Weeden in the pressure cooker

That noise in the background? That’s the pressure being ratcheted up on Browns quarterback Brandon Weeden.

The Browns no longer treat Weeden as a rookie. They seem to want results, now.

“He’s our starter,” offensive coordinator Brad Childress said at his weekly media gaggle. “And he’s given a pretty good representation of himself here. Can he iimprove? He’d be the first to tell you that, yeah. I think he’s doing OK for a first-year signal caller in this league.”

Note the qualifier.

Coach Pat Shurmur weighed in pointedly when asked what he wants to see of Weeden the final seven games, starting Sunday in Dallas.

“Don’t throw interceptions,” Shurmur said. “Done, end of story.”

He added that Weeden has a “chance to be an outstanding player,” but made his point clear when he said: “I think the essence of a quarterback is you have to be a good decision maker.”

Weeden, then, needs to start making better decisions.

Criticism isn’t easy, but that’s the nature of the position (ask Colt McCoy). It brings high praise and serious criticism. With the Browns, the tone of the words seems to have gained a slight edge, as everyone deals with the reality of a new management team deciding the future of the front office, coaches and players. Jobs could rest on these final seven games, and as the guy under center Weeden will have a large say in how it goes.

This more focused critique seems to be caused by several factors:

— The frustration of continued losing and a 2-7 record.

— Weeden’s bad game against Baltimore, when the Browns scored no touchdowns (one was called back) despite five trips inside the red zone, and lost a game they could and should have won.

— Weeden’s general play. The guy brought in to replace McCoy does not have many numbers better than McCoy — aside from Weeden’s ability to throw deep. Weeden has 12 interceptions (tied for second most in the league) and a rating of 67.9.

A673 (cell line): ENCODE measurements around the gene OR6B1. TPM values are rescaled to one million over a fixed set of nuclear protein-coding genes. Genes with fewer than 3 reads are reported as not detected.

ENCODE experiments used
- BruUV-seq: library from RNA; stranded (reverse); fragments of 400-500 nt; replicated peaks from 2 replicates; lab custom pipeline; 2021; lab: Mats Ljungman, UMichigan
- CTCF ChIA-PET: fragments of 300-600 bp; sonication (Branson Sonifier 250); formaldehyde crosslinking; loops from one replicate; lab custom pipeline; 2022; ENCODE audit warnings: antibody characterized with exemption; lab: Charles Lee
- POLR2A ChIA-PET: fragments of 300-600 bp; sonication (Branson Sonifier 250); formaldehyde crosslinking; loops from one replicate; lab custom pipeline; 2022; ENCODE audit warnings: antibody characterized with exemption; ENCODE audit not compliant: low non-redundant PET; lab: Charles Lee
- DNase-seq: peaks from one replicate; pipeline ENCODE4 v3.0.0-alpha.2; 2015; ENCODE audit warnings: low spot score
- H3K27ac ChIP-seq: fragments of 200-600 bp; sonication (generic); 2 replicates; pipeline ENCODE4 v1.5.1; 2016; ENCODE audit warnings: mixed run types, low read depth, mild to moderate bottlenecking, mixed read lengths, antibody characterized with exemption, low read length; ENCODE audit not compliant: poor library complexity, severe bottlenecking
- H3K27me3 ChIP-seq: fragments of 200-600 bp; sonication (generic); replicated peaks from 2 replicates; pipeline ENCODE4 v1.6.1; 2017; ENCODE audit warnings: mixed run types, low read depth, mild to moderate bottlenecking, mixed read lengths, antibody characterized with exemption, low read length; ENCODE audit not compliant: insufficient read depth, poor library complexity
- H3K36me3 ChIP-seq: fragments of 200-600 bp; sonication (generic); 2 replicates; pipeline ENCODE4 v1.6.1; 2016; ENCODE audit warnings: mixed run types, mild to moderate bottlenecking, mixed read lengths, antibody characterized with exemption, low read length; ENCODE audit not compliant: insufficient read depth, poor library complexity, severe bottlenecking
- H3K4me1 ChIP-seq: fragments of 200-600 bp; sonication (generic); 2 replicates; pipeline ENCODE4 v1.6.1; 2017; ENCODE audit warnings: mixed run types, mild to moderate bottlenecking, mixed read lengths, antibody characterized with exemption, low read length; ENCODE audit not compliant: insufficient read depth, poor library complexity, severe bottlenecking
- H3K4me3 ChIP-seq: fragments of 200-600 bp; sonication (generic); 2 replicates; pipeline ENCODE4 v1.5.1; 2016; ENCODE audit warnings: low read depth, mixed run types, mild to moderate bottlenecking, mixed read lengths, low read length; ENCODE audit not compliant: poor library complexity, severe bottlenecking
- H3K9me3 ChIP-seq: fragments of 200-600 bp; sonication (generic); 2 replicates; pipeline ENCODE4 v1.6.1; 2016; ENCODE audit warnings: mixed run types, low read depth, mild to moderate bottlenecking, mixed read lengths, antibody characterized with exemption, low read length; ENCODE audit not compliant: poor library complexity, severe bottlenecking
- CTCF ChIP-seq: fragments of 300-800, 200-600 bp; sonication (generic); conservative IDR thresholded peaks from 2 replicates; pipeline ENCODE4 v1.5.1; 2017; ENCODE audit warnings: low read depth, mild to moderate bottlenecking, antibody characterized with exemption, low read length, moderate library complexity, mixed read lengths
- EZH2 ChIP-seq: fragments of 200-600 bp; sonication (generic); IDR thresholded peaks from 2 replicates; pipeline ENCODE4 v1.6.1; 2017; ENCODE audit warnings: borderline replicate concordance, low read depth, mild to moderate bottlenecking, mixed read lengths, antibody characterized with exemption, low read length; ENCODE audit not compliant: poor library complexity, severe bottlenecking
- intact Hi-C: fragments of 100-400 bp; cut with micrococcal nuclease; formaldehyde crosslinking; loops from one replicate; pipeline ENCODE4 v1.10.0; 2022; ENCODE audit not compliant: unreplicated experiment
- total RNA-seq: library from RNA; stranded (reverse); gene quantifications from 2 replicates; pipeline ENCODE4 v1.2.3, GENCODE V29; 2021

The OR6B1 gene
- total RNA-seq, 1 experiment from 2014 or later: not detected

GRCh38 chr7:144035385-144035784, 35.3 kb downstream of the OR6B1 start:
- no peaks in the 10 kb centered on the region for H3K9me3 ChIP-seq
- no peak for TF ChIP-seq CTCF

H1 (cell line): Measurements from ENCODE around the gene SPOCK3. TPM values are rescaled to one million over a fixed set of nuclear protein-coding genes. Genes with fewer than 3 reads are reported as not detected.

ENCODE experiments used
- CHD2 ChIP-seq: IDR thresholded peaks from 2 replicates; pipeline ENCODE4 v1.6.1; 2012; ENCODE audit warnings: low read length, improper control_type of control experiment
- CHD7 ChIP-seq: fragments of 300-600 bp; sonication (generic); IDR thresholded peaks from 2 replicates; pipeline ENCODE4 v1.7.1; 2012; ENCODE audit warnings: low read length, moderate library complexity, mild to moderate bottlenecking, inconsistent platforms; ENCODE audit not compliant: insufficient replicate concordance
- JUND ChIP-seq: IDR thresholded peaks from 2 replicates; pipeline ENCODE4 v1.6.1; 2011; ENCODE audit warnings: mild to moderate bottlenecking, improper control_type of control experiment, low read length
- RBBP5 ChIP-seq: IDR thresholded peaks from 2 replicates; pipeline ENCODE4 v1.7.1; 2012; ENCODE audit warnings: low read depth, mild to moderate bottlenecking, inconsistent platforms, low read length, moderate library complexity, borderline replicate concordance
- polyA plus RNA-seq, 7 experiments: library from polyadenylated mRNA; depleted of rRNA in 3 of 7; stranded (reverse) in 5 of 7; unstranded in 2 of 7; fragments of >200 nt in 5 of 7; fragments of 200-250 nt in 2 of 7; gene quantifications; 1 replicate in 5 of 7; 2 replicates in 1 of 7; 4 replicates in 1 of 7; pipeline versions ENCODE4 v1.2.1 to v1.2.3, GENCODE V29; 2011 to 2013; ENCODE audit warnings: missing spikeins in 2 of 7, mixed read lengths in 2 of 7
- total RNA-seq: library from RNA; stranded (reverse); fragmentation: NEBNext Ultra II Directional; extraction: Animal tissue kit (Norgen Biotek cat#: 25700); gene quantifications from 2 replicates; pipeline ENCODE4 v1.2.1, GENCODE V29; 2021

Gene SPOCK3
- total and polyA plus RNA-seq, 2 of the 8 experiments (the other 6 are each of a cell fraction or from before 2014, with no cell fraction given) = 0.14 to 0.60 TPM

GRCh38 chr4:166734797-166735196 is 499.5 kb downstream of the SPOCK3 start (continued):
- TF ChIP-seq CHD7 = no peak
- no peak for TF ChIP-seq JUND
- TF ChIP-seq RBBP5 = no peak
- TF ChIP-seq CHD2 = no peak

— The new ownership of Jimmy Haslam and new management run by Joe Banner. They have not given one inkling of their feelings toward Weeden except to say he’ll be evaluated at season’s end.

Even Childress said he’d hold off on a complete evaluation.

“I want to see him grow here in the second half of the season, in the last seven games and play through this Cleveland-Pittsburgh weather,” he said. “I want to see all of that. I want to see the whole body of work before I venture an opinion of where he’s at.”

If there’s a new coach, he’ll be involved in said evaluation. Which raises the possibility that the Browns’ quarterback merry-go-round could be turned back on in 2013, with the team starting its seventh different opening day quarterback in the last seven seasons.

Weeden said he understands, and he knows he has to walk the fine line between being aggressive to prove himself and making mistakes by being too aggressive.

Until the Baltimore game, Weeden seemed to be coming along nicely. That game might have brought a little extreme reaction, which isn’t unusual in Cleveland.

Kelly Holcomb lost his job because he threw two interceptions on a Monday night when a receiver twice ran the wrong route. The Browns then told Tim Couch he was their guy for years — then signed Jeff Garcia.

  Att Com Pct Yards Yd/Att TD Int Rating W-L
Russell Wilson 253 157 62.1 1,827 7.22 15 8 90.5 6-4
Andrew Luck 362 208 57.5 2,631 7.27 10 9 79.1 6-3
Robert Griffin III 262 172 65.6 1,993 7.61 8 3 93.9 3-6
Ryan Tannehill 308 179 58.1 2,120 6.88 6 11 70.8 4-6
Brandon Weeden 336 185 55.1 2,088 6.21 9 12 67.9 2-7

Compare Weeden to other rookies starting this season (see chart) and he does not fare well. He has the second highest attempts, lowest completion percentage and lowest yards per attempt by far — a full yard lower than Seattle’s Russell Wilson and Indianapolis’ Andrew Luck.

Weeden has more interceptions that the other rookies, and the poorest rating — ahead of only Matt Cassell and John Skelton in league standings.

It would be tempting to say that Weeden’s numbers would look better had Greg Little not dropped a potential touchdown in the opener that turned into an interception, and had Little not dropped a sure touchdown in Baltimore and had Josh Gordon not dropped an easier touchdown in Indianapolis. Add the last two, though, and Weeden’s passer rating only jumps to 71.3.

Weeden has carried himself with poise. He has NFL arm strength, acts like he belongs, and until this week never used the rookie card to explain his struggles. He is a rookie, and a lot of talented players have struggled in their first season; Peyton Manning had a 71.2 rating with 28 interceptions and a 3-13 record as a rookie.

But nobody cares because the NFL is a bottom-line, win-lose league.

Weeden has had moments, but it almost seems as if the Browns and the new management are saying the training wheels are off and it’s time to play, and play well.

The Browns believe in Weeden, but the guys who believe in him most were on the management team that might be changed. Like the coaching staff, Weeden has lost his air cover.

“I got to play better,” he said. “I know that. I’m not a moron.”